“Bird Girl” entered the American consciousness when the first casting was featured on the cover of John Berendt’s 1994 best-seller Midnight in the Garden of Good and Evil. It was purchased for $390,600 by a client through the New York City/New Hope, Penn., dealership Olde Hope Antiques.
“It’s such a well-known image, when we saw it, we thought it must have been a copy,” Nichol said. “But it had the Roman Bronze Works stamp and we knew four were made. If you wanted one, this was your only chance to get it. We had interest from the South, but we also had a phone bidder from the Far East.”
With so few Judson works on the market, estimating it was a bit tricky, Nichol noted. “We said, ‘who knows what it’s worth.’ We really believed in it as an iconic sculpture, but we had to price it accordingly. We felt it was certainly not worth less than $100,000, certainly worth more. I did a video based around it, we did a photo shoot with it, had it up on our roof. It really lends itself to posing. People who saw it really loved it.”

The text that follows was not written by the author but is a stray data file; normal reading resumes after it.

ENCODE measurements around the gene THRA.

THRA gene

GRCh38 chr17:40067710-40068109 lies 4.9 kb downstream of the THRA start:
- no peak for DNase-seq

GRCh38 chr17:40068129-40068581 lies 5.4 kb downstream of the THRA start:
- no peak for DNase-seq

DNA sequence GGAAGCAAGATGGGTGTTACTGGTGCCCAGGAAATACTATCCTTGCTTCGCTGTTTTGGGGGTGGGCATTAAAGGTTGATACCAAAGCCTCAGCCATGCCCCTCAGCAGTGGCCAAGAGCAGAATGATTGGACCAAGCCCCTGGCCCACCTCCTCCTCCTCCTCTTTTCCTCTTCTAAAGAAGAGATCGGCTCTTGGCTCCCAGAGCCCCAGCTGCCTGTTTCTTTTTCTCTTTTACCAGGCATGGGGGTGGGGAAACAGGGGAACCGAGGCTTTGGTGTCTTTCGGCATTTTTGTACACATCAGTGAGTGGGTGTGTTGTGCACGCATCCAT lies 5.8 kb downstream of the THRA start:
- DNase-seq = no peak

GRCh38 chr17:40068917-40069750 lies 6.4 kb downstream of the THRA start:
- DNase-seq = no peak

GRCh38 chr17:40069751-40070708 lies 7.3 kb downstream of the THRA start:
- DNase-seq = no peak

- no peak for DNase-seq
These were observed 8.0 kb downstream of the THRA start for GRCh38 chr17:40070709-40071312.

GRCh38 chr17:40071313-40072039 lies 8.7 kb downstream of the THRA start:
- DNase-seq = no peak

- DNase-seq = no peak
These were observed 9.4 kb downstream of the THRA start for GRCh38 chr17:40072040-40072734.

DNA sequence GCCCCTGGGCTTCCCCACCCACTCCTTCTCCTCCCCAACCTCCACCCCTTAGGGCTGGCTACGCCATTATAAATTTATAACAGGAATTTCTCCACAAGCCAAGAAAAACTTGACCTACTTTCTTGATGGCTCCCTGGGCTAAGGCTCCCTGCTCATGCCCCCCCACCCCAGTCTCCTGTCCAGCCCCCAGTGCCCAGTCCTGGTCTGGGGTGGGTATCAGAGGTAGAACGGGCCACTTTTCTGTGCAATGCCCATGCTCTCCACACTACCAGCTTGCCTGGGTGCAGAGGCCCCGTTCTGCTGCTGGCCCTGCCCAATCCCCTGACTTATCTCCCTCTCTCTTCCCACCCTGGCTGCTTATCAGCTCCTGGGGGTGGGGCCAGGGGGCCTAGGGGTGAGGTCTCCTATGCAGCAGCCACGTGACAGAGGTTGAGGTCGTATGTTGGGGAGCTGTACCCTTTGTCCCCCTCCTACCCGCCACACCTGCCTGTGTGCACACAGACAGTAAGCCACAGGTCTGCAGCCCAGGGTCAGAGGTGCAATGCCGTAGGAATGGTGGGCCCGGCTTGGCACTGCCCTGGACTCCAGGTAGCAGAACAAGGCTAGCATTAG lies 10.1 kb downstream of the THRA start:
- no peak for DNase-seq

According to Askart, Judson’s auction record stood at $3,250 before the sale – it is now 120-times that.
Still higher was the sale’s top lot, a fresh-to-the-market Norman Rockwell oil and pencil on canvas titled “Piney Rest Motel (Cozy Rest Motel)” that brought $478,800. Rockwell gifted the circa 1950 work to a friend in Maine and it descended in that family ever since. The painting measured 18 by 17 inches and featured an image of a father holding a map in both hands as he asks directions from the inn owner, his wife and kids behind loading up the car. It is a quintessential summer scene.